Red Bull’s principal Horner says Kvyat’s confidence grows ahead of Russia F1 GPSport April 28, 15:59
Finishing Russia Grand Prix in top five will be good for Red Bull drivers — team principalSport April 28, 15:54
Austria’s OMV head tells Putin about joint plans with Gazprom to extract gas in SiberiaBusiness & Economy April 28, 15:16
Central Bank may lower key rate to 8.5% by year’s end — Ex-Finance Minister KudrinBusiness & Economy April 28, 15:02
Russia to reach target oil production cut level on April 30 — energy ministerBusiness & Economy April 28, 14:36
Bernie Ecclestone says racing track in Sochi remains among his favorite onesSport April 28, 14:19
Russia ready to provide Hitler’s skull to scrutinize its authenticitySociety & Culture April 28, 14:15
State-run Ukrainian bank launches seizure of ex-president Yanukovich’s assetsBusiness & Economy April 28, 14:05
Russia to upgrade parachute for Ratnik ‘soldier of future’ combat outfitMilitary & Defense April 28, 13:46
This content is available for viewing on PCs and tabletsGo to main page
MOSCOW, November 6 (Itar-Tass) - A failure to appoint a date for the beginning of Geneva-2 conference on peace settlements in Syria does not mean that the work to organize the forum has stopped forever, Mikhail Margelov, the chairman of foreign policy committee in the upper house of Russian parliament told Itar-Tass Wednesday.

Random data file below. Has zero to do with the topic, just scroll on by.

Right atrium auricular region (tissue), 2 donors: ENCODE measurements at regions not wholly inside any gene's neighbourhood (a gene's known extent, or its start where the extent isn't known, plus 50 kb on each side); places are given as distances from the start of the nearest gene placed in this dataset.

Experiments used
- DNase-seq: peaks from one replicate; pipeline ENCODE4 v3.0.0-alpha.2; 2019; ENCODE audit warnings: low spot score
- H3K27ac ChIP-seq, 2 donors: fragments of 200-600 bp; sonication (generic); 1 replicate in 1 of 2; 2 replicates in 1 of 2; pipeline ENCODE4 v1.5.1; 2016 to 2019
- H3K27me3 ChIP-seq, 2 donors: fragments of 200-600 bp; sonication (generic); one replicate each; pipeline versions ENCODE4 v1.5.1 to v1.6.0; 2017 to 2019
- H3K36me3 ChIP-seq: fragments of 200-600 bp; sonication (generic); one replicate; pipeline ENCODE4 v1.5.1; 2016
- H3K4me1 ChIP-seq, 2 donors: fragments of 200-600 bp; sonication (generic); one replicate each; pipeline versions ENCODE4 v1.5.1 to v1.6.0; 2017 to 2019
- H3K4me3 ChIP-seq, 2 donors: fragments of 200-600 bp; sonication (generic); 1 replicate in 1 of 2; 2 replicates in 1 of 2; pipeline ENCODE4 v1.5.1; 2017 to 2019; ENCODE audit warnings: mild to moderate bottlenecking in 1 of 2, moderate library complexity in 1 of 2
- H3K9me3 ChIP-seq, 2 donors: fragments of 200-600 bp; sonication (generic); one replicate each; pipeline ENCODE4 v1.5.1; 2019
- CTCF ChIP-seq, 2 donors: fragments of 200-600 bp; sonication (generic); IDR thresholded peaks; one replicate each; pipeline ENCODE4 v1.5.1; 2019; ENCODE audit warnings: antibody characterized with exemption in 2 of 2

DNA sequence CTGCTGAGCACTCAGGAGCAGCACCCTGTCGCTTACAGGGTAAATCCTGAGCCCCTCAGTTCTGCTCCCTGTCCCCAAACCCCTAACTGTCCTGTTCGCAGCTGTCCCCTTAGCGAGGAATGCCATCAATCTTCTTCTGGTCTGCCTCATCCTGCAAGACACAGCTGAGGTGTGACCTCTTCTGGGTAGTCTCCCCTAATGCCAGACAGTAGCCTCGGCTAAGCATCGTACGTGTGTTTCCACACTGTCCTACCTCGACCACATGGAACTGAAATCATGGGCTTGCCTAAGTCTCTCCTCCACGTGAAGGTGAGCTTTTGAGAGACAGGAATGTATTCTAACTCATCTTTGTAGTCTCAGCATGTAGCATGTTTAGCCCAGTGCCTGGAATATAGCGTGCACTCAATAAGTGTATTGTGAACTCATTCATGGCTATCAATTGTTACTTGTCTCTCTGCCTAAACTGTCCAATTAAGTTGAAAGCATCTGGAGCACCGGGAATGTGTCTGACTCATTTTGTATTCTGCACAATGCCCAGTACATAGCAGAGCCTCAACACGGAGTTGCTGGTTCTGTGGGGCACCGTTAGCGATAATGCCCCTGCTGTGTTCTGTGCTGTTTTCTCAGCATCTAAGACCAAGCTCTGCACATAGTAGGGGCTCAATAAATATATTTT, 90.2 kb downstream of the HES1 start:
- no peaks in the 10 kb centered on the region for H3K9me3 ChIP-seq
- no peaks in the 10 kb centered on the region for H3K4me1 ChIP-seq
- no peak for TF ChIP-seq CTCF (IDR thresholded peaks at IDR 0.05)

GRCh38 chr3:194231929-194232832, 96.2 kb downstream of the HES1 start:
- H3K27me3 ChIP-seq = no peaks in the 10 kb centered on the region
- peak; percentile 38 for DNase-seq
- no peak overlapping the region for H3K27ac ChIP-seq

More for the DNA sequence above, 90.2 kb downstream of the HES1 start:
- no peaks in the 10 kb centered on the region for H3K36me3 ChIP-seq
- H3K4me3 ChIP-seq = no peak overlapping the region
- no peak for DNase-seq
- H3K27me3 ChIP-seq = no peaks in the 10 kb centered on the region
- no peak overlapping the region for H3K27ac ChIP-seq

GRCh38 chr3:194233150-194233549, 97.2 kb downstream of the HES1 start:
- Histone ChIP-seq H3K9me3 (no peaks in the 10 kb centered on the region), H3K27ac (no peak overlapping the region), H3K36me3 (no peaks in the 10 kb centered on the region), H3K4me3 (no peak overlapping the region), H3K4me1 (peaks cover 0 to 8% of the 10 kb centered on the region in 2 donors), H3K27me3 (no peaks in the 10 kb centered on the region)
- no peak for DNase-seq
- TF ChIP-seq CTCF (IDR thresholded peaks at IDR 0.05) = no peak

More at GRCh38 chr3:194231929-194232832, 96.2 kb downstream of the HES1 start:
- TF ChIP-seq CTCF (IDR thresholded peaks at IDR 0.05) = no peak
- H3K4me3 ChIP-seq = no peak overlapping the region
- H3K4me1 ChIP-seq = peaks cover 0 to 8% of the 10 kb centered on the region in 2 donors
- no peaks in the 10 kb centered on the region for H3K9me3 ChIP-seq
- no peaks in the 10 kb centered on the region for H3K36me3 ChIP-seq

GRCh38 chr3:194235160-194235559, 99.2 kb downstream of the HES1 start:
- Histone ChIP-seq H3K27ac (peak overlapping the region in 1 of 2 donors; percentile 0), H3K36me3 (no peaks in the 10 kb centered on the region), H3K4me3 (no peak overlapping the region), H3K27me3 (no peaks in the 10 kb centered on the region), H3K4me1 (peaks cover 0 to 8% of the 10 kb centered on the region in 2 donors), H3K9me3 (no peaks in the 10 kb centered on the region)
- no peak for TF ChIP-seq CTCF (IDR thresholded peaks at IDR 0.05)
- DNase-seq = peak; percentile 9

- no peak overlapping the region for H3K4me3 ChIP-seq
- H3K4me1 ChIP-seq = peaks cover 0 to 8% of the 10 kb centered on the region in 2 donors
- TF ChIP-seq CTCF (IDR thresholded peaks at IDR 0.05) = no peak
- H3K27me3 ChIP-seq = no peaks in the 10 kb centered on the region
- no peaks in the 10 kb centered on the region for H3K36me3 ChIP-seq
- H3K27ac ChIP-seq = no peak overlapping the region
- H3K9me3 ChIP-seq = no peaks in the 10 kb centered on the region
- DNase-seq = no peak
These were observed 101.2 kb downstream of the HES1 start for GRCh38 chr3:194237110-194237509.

“On the background of a war, any initiative on appeasement of the sides requires strenuous diplomatic efforts, especially if that war is a civil one,” Margelov said.
The persistence, which the Syrian opposition demands President Bashar Assad’s mandatory resignation with, stirs recall of the intransigence of the opponents of Libya’s former leader Muammar Gaddafi, Margelov said.
While drawing an analogy between the conflict in Libya and the war in Syria, he recalled his own experience with “quite a knotty job of alternating between Benghazi and Tripoli at the peak of developments in Libya.”
“The opposition seated in Benghazi -- a highly variegated assortment of people -- would tell me then, OK, but Gaddafi should go first and we’ll join the talks only after he steps down,” Margelov said. “I won’t go into details on all the obstacles to the political process in Libya at that time. They are fairly well known now but the ultimatum demanding Gaddafi’s unconditional resignation was viewed by the adversaries of the Jamahiriya as a significant on from both tactical and strategic points of view.”
The Syrian opposition, in spite of its patchy structure, is demonstrating unity of the same kind as it calls for Assad’s resignation.
In the meantime, the lack of agreement among the Syrian oppositionists is far from the only block stone in the way to the Geneva-2 peace conference, Margelov said.
Mass media reports suggest that the participants in a many-hours-long preparatory meeting in the run-up to the conference found time for discussing the Iranian problem, too. “The problem of Iran’s participation in the conference was the very point that disrupted the trilateral meeting for a third time, since Russia, contrary to the U.S. strongly objects to Iran’s presence at the Syrian peace conference.”